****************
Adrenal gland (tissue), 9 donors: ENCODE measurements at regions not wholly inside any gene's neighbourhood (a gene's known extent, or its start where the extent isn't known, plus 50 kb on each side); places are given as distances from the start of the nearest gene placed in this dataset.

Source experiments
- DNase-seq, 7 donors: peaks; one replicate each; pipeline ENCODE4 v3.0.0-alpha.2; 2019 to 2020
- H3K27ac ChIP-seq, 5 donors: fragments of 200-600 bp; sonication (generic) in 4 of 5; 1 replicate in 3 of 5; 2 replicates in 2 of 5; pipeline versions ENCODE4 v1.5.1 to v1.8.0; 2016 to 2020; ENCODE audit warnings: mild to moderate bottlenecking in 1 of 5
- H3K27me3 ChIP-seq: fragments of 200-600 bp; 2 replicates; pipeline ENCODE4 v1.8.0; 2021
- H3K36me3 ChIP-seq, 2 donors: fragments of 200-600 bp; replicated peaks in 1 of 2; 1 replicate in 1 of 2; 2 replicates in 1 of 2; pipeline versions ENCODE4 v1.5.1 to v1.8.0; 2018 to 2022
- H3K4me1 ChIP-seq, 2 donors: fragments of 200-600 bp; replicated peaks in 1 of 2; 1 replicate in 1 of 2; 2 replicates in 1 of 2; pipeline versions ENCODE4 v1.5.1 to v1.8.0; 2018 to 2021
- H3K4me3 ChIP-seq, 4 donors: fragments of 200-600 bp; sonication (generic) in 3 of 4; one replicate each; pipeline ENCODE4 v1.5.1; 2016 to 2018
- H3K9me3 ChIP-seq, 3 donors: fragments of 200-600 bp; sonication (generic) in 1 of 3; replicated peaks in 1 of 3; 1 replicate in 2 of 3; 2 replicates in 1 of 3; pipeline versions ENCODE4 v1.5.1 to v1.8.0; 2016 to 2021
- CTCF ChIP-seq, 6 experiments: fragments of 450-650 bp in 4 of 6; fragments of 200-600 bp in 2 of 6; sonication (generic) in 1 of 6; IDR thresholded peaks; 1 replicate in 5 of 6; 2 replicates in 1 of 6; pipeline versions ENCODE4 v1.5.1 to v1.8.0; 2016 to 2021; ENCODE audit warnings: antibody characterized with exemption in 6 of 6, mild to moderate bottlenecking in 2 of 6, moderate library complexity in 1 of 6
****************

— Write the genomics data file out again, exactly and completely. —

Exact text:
Adrenal gland (tissue), 9 donors: ENCODE measurements at regions not wholly inside any gene's neighbourhood (a gene's known extent, or its start where the extent isn't known, plus 50 kb on each side); places are given as distances from the start of the nearest gene placed in this dataset.

Source experiments
- DNase-seq, 7 donors: peaks; one replicate each; pipeline ENCODE4 v3.0.0-alpha.2; 2019 to 2020
- H3K27ac ChIP-seq, 5 donors: fragments of 200-600 bp; sonication (generic) in 4 of 5; 1 replicate in 3 of 5; 2 replicates in 2 of 5; pipeline versions ENCODE4 v1.5.1 to v1.8.0; 2016 to 2020; ENCODE audit warnings: mild to moderate bottlenecking in 1 of 5
- H3K27me3 ChIP-seq: fragments of 200-600 bp; 2 replicates; pipeline ENCODE4 v1.8.0; 2021
- H3K36me3 ChIP-seq, 2 donors: fragments of 200-600 bp; replicated peaks in 1 of 2; 1 replicate in 1 of 2; 2 replicates in 1 of 2; pipeline versions ENCODE4 v1.5.1 to v1.8.0; 2018 to 2022
- H3K4me1 ChIP-seq, 2 donors: fragments of 200-600 bp; replicated peaks in 1 of 2; 1 replicate in 1 of 2; 2 replicates in 1 of 2; pipeline versions ENCODE4 v1.5.1 to v1.8.0; 2018 to 2021
- H3K4me3 ChIP-seq, 4 donors: fragments of 200-600 bp; sonication (generic) in 3 of 4; one replicate each; pipeline ENCODE4 v1.5.1; 2016 to 2018
- H3K9me3 ChIP-seq, 3 donors: fragments of 200-600 bp; sonication (generic) in 1 of 3; replicated peaks in 1 of 3; 1 replicate in 2 of 3; 2 replicates in 1 of 3; pipeline versions ENCODE4 v1.5.1 to v1.8.0; 2016 to 2021
- CTCF ChIP-seq, 6 experiments: fragments of 450-650 bp in 4 of 6; fragments of 200-600 bp in 2 of 6; sonication (generic) in 1 of 6; IDR thresholded peaks; 1 replicate in 5 of 6; 2 replicates in 1 of 6; pipeline versions ENCODE4 v1.5.1 to v1.8.0; 2016 to 2021; ENCODE audit warnings: antibody characterized with exemption in 6 of 6, mild to moderate bottlenecking in 2 of 6, moderate library complexity in 1 of 6